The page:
David Bourget (Western Ontario)
David Chalmers (ANU, NYU)
Rafael De Clercq
Ezio Di Nucci
Jack Alan Reynolds
Learn more about PhilPapers
AI and Society 28 (2):189-198 (2013)
The so-called new economy based on the global network of digitalized communication was welcomed as a platform of innovations and as a vehicle of advancement of democracy. The concept of virtuality captures the essence of the new economy: efficiency and free access. In practice, the new economy has developed into an heterogenic entity dominated by practices such as propagation of trust and commitment to standards and standard-like technological solutions; entrenchment of locally strategic subsystems; surveillance of unwanted behavior. Five empirical cases within the present field of opposing forces serve as fuel for reflection: football hooliganism, sand-boxing, digital vulnerability of nuclear technology, sensitivity of studio projects, and streamlining academic computing. The main argument of the article is that a historic re-materialization is taking place within the new economy. This means cognitive as well as material divisions. Incommensurability in science is comparable with product incompatibility from the point of view of their implications to the users of knowledge and computers. Hype and banal attached to the new media are related to two ways of assessing social capital: as a means of peaceful functionality or a condition for cultural conflicts. The paper ends in proposing that there is a re-materialization of the virtual now taking place especially on the meta-level of the system
|Keywords||Re-materialization Virtual New economy Democracy Commodification|
|Categories||categorize this paper)|
Setup an account with your affiliations in order to access resources via your University's proxy server
Configure custom proxy (use this if your affiliation does not provide a proxy)
|Through your library|
References found in this work BETA
Bruno Latour (1993). We Have Never Been Modern. Harvard University Press.
Steve Fuller (2001). Thomas Kuhn: A Philosophical History for Our Times. University of Chicago Press.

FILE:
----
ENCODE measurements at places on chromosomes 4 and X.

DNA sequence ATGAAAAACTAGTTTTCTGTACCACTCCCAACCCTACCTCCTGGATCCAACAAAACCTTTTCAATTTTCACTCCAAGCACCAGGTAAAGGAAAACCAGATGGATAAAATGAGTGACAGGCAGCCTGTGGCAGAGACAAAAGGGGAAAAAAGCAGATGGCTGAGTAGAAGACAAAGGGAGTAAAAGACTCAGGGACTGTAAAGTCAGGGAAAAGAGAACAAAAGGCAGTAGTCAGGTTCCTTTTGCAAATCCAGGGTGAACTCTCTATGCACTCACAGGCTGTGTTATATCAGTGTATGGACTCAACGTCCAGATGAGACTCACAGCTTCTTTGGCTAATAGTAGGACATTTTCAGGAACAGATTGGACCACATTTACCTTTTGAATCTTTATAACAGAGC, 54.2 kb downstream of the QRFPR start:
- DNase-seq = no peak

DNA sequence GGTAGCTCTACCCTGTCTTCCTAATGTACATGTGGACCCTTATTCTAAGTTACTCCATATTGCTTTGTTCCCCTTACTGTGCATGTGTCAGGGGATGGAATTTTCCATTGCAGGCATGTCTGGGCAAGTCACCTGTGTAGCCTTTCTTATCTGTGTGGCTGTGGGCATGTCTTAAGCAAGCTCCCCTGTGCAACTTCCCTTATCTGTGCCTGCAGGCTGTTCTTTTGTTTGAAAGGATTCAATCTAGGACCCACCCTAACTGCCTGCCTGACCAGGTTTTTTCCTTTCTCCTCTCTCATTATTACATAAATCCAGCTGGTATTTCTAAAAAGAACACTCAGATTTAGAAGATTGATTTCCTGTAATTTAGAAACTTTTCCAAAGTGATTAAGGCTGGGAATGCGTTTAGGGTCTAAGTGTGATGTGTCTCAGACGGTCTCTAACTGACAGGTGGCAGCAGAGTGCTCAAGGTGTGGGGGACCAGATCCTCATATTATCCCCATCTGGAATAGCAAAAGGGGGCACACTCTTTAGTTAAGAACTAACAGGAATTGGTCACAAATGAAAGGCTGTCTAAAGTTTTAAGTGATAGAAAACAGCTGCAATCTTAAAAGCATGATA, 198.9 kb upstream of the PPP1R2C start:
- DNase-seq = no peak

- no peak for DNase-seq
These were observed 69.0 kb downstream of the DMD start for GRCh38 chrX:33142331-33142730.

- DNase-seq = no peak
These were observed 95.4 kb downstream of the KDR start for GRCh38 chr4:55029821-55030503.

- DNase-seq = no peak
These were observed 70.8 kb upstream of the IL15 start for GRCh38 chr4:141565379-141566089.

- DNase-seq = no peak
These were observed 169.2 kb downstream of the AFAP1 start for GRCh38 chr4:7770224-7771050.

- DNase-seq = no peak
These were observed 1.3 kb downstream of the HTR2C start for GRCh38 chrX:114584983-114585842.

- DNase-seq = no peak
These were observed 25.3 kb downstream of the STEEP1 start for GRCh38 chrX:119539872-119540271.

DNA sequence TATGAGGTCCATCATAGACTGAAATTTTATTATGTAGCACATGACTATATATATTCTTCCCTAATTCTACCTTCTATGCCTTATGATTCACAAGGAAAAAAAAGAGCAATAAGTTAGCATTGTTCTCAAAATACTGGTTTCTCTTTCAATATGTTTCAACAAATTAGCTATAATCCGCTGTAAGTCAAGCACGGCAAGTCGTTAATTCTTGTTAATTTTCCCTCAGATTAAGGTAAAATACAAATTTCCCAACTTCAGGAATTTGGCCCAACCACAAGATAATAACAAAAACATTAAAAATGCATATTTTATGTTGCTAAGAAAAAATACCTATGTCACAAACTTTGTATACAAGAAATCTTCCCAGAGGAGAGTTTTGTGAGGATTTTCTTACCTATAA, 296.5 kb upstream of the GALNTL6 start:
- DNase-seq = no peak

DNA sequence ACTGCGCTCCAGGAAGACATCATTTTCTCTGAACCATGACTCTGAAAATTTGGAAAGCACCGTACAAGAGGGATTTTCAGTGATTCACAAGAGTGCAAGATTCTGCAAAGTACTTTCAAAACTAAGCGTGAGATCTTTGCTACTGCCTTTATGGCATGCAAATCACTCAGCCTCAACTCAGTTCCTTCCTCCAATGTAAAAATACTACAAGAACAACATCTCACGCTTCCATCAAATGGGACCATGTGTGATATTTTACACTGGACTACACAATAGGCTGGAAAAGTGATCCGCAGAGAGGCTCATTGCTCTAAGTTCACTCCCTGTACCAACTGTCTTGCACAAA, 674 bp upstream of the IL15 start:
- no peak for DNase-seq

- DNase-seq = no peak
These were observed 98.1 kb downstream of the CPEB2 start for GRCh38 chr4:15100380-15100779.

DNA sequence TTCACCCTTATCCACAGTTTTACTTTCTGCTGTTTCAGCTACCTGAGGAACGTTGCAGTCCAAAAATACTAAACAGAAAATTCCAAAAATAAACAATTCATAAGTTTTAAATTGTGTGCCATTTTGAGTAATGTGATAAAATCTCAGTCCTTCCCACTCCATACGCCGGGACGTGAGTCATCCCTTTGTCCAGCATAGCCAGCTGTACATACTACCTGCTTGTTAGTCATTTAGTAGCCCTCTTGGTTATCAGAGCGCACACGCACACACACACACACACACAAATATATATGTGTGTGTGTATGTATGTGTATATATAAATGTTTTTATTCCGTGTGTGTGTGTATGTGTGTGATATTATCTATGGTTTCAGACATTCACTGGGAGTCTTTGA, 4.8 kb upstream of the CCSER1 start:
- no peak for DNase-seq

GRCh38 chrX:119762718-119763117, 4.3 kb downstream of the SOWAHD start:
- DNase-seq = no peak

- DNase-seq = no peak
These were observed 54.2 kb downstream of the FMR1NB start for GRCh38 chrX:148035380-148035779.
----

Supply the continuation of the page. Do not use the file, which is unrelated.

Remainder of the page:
Raymond Williams (1978). Marxism and Literature. Philosophical Review 87 (4):642-644.
Citations of this work BETA
No citations found.
Similar books and articles
Telmo Pievani & Giuseppe Varchetta (2005). Complexity, Evolution, and Creativity in New Management Theories or, in Other Words, What is the Connection Between an Immune System Network and a Corporation? World Futures 61 (5):370 – 377.
Roberto Diodato (2012). Aesthetics of the Virtual. State University of New York Press.
Neil Levy (2002). Virtual Child Pornography: The Eroticization of Inequality. Ethics and Information Technology 4 (4):319-323.
John L. Pollock (2008). What Am I? Virtual Machines and the Mind/Body Problem. Philosophy and Phenomenological Research 76 (2):237–309.
Ashley John Craft (2007). Sin in Cyber-Eden: Understanding the Metaphysics and Morals of Virtual Worlds. [REVIEW] Ethics and Information Technology 9 (3):205-217.
Beth Coleman (2011). Hello Avatar. MIT Press.
Izabela Bondecka-Krzykowska (2012). Uwagi na temat ontologii wirtualnej rzeczywistości. Filozofia Nauki 4.
Stevan Harnad (1993). Artificial Life: Synthetic Versus Virtual. Philosophical Explorations.
Robert Scott Stewart & Roderick Nicholls (2002). Virtual Worlds, Travel, and the Picturesque Garden. Philosophy and Geography 5 (1):83 – 99.
Peter Horsfield (2003). Continuities and Discontinuities in Ethical Reflections on Digital Virtual Reality. Journal of Mass Media Ethics 18 (3 & 4):155 – 172.
Added to index2012-05-31
Total downloads9 ( #293,832 of 1,781,386 )
Recent downloads (6 months)2 ( #207,207 of 1,781,386 )
How can I increase my downloads?